Advertisement

Law and Human Behavior

, Volume 13, Issue 3, pp 333–339 | Cite as

Mock-juror belief of accurate and inaccurate eyewitnesses

A replication and extension
  • R. C. L. Lindsay
  • Gary L. Wells
  • Fergus J. O'Connor
Research Note

Abstract

In response to lawyers' critiques of earlier staged-crime, mock-jury studies, 16 eyewitnesses to a staged crime were videotaped while being questioned by lawyers in a real courthouse. Accurate and inaccurate eyewitnesses were questioned by experienced or inexperienced lawyers for the prosecution and defense. Subsequently, 178 University of Alberta undergraduates served as mock-jurors and attempted to detect the accuracy of the witnesses based on their taped testimony. As in the previous research, the overall rate of belief was quite high (69%), and the subjects believed the testimony of accurate and inaccurate eyewitnesses at about the same rate (68% vs. 70%, respectively). Lawyers' experience failed to influence verdict. Confidence of the eyewitness was significantly related to belief of their testimony. The data replicate the previous findings and demonstrate that lack of expertise of the questioners does not account for the failure to detect eyewitness accuracy in this paradigm.

Keywords

Social Psychology Eyewitness Accuracy Inaccurate Eyewitness 
These keywords were added by machine and not by the authors. This process is experimental and the keywords may be updated as the learning algorithm improves.

Preview

Unable to display preview. Download preview PDF.

Unable to display preview. Download preview PDF.

References

  1. Cutler, B., & Penrod, S. (1988). Improving the reliability of eyewitness identification: Lineup construction and presentation.Journal of Applied Psychology, 73, 281–290.Google Scholar
  2. Cutler, B., Penrod, S., & Stuve, T. (in press). Jury decision making in eyewitness identification cases.Law and Human Behavior.Google Scholar
  3. Deffenbacher, K. (1980). Eyewitness accuracy and confidence: Can we infer anything about their relationship?Law and Human Behavior, 4, 243–260.Google Scholar
  4. Lindsay, R., Wallbridge, H., & Drennan, D. (1987). Do the clothes make the man? An exploration of the effect of lineup attire on eyewitness identification accuracy.Canadian Journal of Behavioural Science, 19, 464–478.Google Scholar
  5. Lindsay, R., & Wells, G. (1980). What price justice? Exploring the relationship of lineup fairness to identification accuracy.Law and Human Behavior, 4, 303–314.Google Scholar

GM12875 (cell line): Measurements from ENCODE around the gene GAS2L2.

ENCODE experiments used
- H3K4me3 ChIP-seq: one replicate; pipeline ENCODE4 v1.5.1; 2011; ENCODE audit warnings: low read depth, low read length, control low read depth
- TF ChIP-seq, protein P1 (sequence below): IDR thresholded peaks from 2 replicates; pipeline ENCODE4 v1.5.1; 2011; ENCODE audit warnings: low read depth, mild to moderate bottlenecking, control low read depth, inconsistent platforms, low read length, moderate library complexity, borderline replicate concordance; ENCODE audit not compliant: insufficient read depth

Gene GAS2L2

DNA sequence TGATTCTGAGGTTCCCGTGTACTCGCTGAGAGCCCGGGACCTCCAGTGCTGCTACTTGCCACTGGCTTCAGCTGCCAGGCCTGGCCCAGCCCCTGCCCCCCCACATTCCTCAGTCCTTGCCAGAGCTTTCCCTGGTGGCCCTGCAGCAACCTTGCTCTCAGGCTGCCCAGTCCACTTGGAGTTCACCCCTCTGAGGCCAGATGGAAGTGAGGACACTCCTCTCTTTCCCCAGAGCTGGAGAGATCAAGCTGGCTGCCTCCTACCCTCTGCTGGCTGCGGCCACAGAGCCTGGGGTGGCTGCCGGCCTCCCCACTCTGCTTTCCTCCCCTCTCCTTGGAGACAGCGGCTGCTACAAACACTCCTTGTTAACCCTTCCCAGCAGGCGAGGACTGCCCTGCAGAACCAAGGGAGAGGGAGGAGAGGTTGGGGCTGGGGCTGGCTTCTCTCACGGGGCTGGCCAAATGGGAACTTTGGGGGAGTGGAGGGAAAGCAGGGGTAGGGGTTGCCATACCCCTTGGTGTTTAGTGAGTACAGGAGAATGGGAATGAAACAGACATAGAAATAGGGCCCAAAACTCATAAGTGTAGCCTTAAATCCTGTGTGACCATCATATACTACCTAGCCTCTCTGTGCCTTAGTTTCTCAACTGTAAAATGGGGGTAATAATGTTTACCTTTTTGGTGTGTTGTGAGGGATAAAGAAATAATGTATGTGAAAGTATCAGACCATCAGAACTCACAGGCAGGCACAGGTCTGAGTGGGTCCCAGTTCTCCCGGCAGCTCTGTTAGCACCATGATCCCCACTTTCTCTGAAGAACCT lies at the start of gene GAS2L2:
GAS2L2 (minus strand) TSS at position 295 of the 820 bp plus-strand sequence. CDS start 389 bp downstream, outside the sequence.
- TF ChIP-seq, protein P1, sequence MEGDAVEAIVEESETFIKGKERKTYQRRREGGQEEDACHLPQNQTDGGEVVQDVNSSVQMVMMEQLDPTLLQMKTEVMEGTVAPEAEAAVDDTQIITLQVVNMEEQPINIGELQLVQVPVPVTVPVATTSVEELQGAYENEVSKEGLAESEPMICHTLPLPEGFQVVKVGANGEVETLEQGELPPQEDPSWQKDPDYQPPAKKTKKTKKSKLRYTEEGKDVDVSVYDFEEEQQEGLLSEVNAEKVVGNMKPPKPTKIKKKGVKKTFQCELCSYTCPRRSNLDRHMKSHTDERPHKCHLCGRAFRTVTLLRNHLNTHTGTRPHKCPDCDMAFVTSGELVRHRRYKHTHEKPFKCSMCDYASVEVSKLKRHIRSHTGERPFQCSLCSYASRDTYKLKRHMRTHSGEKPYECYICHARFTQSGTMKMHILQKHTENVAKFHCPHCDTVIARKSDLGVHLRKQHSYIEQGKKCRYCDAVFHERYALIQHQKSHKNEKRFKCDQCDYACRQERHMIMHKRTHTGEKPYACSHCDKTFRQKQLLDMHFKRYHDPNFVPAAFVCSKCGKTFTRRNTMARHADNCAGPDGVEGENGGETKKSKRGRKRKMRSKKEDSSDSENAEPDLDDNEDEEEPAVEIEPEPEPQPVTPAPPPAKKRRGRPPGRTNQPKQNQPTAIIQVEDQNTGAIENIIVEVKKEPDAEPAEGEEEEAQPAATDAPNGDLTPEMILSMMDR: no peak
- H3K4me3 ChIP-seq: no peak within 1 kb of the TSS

6. Lindsay, R., & Wells, G. (1985). Improving eyewitness identification from lineups: Simultaneous versus sequential lineup presentation.Journal of Applied Psychology, 70, 556–564.Google Scholar
  7. Lindsay, R., Wells, G., & Rumpel, C. (1981). Can people detect eyewitness identification accuracy within and across situations?Journal of Applied Psychology, 66, 79–89.Google Scholar
  8. Loftus, E. (1983). Silence is not golden.American Psychologist, 38, 564–572.Google Scholar
  9. Malpass, R., & Devine, P. (1981). Eyewitness identification: Lineup instructions and the absence of the offender.Journal of Applied Psychology, 66, 482–489.Google Scholar
  10. McCloskey, M., & Egeth, H. (1983). Eyewitness identification: What can a psychologist tell a jury?American Psychologist, 38, 550–563.Google Scholar
  11. Wells, G. (1984a). The psychology of lineup identifications.Journal of Applied Social Psychology, 14, 89–103.Google Scholar
  12. Wells, G. (1984b). Do the eyes have it? More on expert eyewitness testimony.American Psychologist, 39, 1064–1065.Google Scholar
  13. Wells, G. (1986). Expert psychological testimony: Empirical and conceptual analyses of effects.Law and Human Behavior, 10, 83–96.Google Scholar
  14. Wells, G., Ferguson, T., & Lindsay, R. (1981). The tractability of eyewitness confidence and its implications for triers of facts.Journal of Applied Psychology, 66, 688–696.Google Scholar
  15. Wells, G., & Leippe, M. (1981). How do triers of fact infer the accuracy of eyewitness identification? Memory for peripheral detail can be misleading.Journal of Applied Psychology, 66, 682–687.Google Scholar
  16. Wells, G., Lindsay, R., & Ferguson, T. (1979). Accuracy, confidence, and juror perceptions in eyewitness identification.Journal of Applied Psychology, 65, 440–448.Google Scholar
  17. Wells, G., Lindsay, R., & Tousignant, J. (1980). Effects of expert psychological advice on human performance in judging the validity of eyewitness testimony.Law and Human Behavior, 4, 275–286.Google Scholar
  18. Wells, G., & Murray, D. (1984). Eyewitness confidence. In G. Wells and E. Loftus (Eds.),Eyewitness testimony: Psychological perspectives (pp. 155–170). New York: Cambridge University Press.Google Scholar
  19. Winer, B. (1973).Statistical principles in experimental design. New York: McGraw-Hill.Google Scholar

Copyright information

© Plenum Publishing Corporation 1989

Authors and Affiliations

  • R. C. L. Lindsay
    • 1
  • Gary L. Wells
    • 2
  • Fergus J. O'Connor
    • 3
  1. 1.Department of PsychologyQueen's UniversityKingstonCanada
  2. 2.University of Alberta
  3. 3.Ecclestone & KaiserO'ConnorKingston

Personalised recommendations